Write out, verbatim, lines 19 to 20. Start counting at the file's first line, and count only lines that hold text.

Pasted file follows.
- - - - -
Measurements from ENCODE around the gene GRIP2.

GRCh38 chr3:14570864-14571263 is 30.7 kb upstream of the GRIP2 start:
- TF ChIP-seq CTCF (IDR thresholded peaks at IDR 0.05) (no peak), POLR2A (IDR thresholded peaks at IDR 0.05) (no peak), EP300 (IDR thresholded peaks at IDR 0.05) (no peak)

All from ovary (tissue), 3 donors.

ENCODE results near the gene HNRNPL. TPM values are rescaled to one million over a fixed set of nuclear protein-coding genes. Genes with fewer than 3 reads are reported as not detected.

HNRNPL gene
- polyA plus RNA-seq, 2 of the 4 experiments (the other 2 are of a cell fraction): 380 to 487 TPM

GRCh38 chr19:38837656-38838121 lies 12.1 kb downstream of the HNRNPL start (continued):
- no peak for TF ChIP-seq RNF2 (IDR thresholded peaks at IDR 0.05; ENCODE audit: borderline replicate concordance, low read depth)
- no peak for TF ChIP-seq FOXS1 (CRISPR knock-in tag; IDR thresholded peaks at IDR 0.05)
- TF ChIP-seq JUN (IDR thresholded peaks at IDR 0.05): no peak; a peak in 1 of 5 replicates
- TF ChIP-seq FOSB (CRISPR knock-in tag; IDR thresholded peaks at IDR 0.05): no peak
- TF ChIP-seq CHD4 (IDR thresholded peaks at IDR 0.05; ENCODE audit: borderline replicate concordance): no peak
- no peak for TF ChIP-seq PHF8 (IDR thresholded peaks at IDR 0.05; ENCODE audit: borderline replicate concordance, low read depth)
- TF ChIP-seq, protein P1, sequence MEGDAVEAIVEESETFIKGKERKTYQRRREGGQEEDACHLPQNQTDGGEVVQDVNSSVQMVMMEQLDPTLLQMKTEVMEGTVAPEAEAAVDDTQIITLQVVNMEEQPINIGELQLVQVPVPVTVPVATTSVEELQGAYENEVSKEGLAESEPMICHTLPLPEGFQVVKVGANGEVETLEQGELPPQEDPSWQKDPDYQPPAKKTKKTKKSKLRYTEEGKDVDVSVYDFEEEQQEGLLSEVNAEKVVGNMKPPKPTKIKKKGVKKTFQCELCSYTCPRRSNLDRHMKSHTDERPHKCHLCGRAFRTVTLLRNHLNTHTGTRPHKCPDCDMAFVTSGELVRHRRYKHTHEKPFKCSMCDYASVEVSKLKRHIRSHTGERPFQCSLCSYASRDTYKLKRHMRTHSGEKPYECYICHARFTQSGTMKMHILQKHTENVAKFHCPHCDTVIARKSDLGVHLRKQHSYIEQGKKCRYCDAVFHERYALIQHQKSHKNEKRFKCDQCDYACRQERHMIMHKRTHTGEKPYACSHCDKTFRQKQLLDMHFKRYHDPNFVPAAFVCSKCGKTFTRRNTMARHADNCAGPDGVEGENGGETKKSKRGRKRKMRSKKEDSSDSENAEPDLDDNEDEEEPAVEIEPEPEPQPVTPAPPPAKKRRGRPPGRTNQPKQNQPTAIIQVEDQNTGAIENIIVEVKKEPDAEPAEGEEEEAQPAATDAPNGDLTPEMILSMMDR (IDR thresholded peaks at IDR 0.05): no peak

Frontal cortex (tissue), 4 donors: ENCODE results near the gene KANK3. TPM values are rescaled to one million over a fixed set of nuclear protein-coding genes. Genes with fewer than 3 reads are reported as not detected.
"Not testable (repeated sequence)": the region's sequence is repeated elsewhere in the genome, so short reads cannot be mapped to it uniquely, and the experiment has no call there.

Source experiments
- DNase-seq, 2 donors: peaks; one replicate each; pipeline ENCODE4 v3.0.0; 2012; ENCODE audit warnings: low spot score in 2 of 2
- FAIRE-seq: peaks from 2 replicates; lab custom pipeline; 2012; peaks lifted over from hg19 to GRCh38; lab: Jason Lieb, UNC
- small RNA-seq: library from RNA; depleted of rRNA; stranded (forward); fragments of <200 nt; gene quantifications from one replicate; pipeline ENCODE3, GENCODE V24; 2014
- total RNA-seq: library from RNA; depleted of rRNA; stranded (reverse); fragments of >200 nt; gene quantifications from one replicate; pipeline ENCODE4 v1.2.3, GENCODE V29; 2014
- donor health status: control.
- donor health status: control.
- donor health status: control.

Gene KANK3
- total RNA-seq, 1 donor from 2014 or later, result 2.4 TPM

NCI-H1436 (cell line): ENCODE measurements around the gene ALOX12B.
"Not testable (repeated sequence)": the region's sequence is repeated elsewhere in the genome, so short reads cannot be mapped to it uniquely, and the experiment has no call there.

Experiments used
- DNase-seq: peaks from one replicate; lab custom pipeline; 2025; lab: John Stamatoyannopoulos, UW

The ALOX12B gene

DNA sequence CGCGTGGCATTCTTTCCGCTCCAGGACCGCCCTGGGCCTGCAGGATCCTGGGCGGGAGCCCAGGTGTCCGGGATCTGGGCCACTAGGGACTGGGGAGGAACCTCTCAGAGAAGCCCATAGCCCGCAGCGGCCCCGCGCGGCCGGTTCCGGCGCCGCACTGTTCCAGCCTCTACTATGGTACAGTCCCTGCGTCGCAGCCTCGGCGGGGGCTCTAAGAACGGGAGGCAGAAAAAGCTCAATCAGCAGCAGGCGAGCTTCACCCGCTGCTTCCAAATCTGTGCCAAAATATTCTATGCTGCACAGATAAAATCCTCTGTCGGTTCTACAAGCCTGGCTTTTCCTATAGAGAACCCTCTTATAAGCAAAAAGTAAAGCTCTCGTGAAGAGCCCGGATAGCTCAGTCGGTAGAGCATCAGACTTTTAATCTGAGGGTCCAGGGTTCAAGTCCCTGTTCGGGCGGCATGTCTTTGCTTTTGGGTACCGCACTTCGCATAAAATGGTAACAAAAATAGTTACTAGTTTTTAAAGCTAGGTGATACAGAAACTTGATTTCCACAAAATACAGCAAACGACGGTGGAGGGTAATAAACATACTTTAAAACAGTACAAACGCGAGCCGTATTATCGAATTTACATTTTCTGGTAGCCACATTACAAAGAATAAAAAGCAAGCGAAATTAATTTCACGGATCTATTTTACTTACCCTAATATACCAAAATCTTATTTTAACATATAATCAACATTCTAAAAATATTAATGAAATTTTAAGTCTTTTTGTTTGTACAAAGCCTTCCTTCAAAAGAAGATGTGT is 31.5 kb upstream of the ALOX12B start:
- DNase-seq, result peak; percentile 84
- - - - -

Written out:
- DNase-seq, 2 donors: peaks; one replicate each; pipeline ENCODE4 v3.0.0; 2012; ENCODE audit warnings: low spot score in 2 of 2
- FAIRE-seq: peaks from 2 replicates; lab custom pipeline; 2012; peaks lifted over from hg19 to GRCh38; lab: Jason Lieb, UNC